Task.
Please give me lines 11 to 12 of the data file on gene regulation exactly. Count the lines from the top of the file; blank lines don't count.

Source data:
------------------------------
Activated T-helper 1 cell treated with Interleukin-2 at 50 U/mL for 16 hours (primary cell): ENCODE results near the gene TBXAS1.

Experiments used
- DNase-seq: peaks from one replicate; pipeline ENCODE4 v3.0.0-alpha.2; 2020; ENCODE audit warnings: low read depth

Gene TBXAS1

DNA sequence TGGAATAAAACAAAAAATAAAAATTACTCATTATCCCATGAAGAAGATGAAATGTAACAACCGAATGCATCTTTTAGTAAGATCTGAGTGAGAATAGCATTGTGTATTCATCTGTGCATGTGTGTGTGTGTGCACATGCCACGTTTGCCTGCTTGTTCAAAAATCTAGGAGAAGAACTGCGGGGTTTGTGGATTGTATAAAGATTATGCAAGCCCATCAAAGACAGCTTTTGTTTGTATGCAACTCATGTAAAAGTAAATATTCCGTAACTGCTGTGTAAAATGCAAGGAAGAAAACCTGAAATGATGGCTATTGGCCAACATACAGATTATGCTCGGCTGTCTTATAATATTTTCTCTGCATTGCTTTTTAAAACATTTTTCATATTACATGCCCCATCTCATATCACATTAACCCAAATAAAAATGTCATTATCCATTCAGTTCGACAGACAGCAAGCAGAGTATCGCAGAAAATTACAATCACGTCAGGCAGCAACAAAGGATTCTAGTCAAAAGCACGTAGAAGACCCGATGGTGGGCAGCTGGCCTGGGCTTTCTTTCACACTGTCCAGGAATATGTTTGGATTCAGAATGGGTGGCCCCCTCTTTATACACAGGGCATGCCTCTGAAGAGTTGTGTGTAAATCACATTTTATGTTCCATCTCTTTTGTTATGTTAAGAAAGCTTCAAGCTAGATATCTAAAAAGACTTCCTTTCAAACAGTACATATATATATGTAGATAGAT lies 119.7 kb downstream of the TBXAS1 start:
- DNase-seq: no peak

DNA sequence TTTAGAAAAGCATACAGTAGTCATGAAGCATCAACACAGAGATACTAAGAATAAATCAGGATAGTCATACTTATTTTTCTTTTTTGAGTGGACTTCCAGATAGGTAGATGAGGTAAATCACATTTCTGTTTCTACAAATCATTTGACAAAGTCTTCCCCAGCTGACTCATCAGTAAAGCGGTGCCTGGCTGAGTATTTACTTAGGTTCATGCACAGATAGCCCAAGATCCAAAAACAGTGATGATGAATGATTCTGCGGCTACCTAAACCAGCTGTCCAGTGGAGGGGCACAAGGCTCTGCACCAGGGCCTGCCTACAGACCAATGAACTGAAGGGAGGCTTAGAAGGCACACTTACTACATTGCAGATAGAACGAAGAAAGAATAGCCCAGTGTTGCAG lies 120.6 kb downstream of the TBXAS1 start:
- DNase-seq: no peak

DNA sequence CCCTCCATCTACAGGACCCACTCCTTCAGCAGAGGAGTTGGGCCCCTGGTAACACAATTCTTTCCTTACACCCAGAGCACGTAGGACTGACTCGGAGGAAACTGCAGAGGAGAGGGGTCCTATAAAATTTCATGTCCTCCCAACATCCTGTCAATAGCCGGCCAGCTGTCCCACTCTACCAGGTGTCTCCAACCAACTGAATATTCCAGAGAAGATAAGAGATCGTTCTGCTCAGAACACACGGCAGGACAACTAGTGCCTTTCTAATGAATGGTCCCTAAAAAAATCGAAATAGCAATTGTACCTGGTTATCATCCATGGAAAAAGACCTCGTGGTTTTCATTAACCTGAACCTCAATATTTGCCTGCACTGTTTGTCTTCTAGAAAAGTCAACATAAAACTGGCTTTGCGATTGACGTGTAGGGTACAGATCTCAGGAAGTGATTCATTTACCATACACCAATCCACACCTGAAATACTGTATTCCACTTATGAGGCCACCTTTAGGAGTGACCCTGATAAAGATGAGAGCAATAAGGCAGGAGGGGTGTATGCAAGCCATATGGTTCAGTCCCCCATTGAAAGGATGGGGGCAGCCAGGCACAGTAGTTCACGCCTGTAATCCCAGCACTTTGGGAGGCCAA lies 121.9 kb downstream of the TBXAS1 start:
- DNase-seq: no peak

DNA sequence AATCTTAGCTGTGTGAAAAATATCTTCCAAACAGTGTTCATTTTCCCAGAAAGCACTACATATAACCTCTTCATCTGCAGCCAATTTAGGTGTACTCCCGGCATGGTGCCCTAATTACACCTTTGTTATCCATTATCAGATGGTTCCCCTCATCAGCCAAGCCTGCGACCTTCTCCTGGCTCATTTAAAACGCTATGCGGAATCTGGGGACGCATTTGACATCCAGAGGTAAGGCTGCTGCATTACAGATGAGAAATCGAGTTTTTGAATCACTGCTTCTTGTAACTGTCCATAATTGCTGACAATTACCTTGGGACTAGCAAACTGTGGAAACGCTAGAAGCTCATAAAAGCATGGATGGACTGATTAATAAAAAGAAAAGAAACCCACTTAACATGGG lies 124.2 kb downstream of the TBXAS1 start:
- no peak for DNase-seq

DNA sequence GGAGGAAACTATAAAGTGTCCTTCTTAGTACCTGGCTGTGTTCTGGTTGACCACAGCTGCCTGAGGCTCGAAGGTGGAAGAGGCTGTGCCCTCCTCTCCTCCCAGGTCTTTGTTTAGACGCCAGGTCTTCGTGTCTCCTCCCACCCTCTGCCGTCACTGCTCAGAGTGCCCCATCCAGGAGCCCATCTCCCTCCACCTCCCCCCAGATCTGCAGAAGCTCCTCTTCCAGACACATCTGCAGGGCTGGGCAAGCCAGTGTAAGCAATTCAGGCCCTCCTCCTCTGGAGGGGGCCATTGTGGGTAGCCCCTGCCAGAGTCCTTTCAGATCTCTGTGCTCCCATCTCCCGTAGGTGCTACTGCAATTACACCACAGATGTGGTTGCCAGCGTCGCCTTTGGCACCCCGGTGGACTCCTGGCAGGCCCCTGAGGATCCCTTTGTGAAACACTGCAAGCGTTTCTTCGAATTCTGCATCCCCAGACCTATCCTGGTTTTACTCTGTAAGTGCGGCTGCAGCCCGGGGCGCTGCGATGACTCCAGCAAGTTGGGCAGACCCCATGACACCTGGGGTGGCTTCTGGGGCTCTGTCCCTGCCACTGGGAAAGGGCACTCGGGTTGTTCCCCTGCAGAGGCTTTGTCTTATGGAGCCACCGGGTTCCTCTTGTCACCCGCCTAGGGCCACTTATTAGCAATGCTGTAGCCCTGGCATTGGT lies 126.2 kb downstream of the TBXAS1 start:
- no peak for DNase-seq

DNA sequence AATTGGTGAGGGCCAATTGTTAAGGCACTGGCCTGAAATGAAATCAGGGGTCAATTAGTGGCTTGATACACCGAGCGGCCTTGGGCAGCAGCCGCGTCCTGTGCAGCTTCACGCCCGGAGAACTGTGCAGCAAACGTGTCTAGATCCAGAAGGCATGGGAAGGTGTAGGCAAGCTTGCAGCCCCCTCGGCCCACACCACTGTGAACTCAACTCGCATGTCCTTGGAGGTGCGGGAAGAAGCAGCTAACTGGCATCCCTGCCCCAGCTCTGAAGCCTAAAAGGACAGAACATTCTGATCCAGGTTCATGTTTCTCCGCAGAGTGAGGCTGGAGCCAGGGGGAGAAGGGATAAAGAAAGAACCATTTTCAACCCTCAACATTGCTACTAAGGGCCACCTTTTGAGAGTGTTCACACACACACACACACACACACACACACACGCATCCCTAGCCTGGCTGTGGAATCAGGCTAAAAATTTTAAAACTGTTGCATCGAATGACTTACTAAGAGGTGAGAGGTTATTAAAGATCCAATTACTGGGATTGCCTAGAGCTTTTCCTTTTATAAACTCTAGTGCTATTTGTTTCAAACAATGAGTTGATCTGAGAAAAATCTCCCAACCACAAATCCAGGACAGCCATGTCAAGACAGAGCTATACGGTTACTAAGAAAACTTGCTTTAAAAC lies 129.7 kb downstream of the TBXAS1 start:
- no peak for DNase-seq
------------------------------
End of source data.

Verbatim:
DNA sequence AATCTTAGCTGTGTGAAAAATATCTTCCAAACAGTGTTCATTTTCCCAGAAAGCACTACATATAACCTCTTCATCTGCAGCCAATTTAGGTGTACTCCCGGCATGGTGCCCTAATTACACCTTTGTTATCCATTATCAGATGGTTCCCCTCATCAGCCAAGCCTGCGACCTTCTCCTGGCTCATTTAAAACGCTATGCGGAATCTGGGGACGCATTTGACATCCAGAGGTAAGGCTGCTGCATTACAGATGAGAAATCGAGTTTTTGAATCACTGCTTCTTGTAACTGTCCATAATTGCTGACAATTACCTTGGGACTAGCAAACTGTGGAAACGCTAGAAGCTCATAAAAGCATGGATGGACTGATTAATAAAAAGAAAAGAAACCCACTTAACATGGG lies 124.2 kb downstream of the TBXAS1 start:
- no peak for DNase-seq